Fights for space

The human-elephant conflict takes a violent turn in Orissa. Two persons injured in police firing

By Satyasundar Barik
Published: Wednesday 31 October 2001

-- while India celebrated wildlife week, conflicts marred a major elephant corridor in north Orissa. Two people sustained serious bullet injuries and another 85 were injured when police opened fire at an 8,000 strong crowd in tribal-dominated Keonjhar district on September 25, 2001. The crowd had gathered at the district headquarters to protest against elephant attacks in their areas and government apathy regarding the safety of the people. Some 25 police personnel were also injured in the clash that ensued the protest.

Villagers from five blocks gathered at Keonjhar to air their grievances to the district collector. However, the mob turned violent over delay on the part of administration and ransacked the office of the divisional forest officer. Protesters also attempted to torch a police vehicle. According to additional superintendent of police, Sarat Parida, the protesters lost their patience out of sheer anxiety to know the response of the district collector. The apathy of the government agencies is quite evident from the fact that despite early information of the protest, all top-ranking officials, including the superintendent of police, divisional forest officer and additional district magistrate were not present in the town.

Orissa is one of the most crucial states for Project Elephant, the government of India project aimed at improving the status of the Asian elephant. One of the major components of this programme, which started in 1992, is to minimise human conflicts with elephants so that elephants are not killed in retaliation. According to Bisht, one of the major problems in areas like Keonjhar, one of the critical elephant districts, is that it is an important mining district. With mining activities destroying the elephant habitat, there is a tremendous conflict of priorities between generating revenue and addressing the issue of elephant conservation with all its integral aspects like minimising conflicts.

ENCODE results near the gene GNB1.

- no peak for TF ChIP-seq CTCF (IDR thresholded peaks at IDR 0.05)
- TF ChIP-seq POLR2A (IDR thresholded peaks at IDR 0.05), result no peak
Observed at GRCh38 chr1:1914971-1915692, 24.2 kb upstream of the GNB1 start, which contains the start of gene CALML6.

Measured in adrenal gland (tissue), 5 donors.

As the incident created a furore in the state, people had begun to voice their concerns over growing incidents of human conflicts with elephants. This was not a sudden burst of public anger, but the result of five years of lackadaisical government approach in addressing the problem of depredation by elephants. According to Bhagirathi Mohanta, a Keonjhar-based lawyer, the gravity of the situation can be gauged from the fact that people came for this protest cutting across party lines as their lives and property were at stake.

Agrees additional district magistrate K L Das: "Their anger is but natural. The compensation in the Orissa Wildlife Act is very less as compared to other states. The government never expected that human-elephant conflicts would one day become so critical." While compensation for elephant related human deaths in Orissa is Rs 10,000, states like Karnataka pay up to Rs 1 lakh.

Says S S Bisht, director, Project Elephant in the Union ministry of environment and forests, New Delhi: "As far as the compensation for human deaths caused by elephants is concerned, we can give upto Rs 1 lakh. The centre can give the money. But it is upto the states to utilise it, which they don't." This is very clear from the fact that despite 60 elephant-related deaths that occurred in the past five years, only Rs 4.97 lakh have been sanctioned for compensation. However, the money actually paid as compensation is Rs 79,654. "When government is spending around Rs 2 crore for the safety of elephants, it is regrettable that human lives have lost their importance, thanks to government policies," says Jagat Panda, a resident of Keonjhar.

The property damage is also significant. It is estimated that elephants in Keonjhar have damaged about 860 houses this year. This is in addition to about 140 hectares of ready to harvest crop. As people in nine blocks of the district spend sleepless nights, most of the villages have become virtual battlegrounds. While people in sparsely populated villages live a nomadic life, many villagers have chosen to stay in tree houses during night.

This is also having a tremendous socio-economic impact on the lives of the affected villagers. According to Ramesh Sahu, former sarpanch of Naranpur village, Keonjhar, the people cannot get labour after spending the night struggling with the raiding pachyderms. This is even more relevant as more than 50 per cent of the population of the district lives below the poverty line. The only government assistance to the villages is the kerosene, petrol and crackers, which they use to drive out elephants. Karunakar Barik of Khulpa village warns that if the authorities continue to be apathetic, the villagers may resort to killing elephants. Meanwhile, as the district administration reportedly issued warrants against 500 protesters instead of tackling the problem at its roots, the forest department is making its usual "shortage of staff" excuse.

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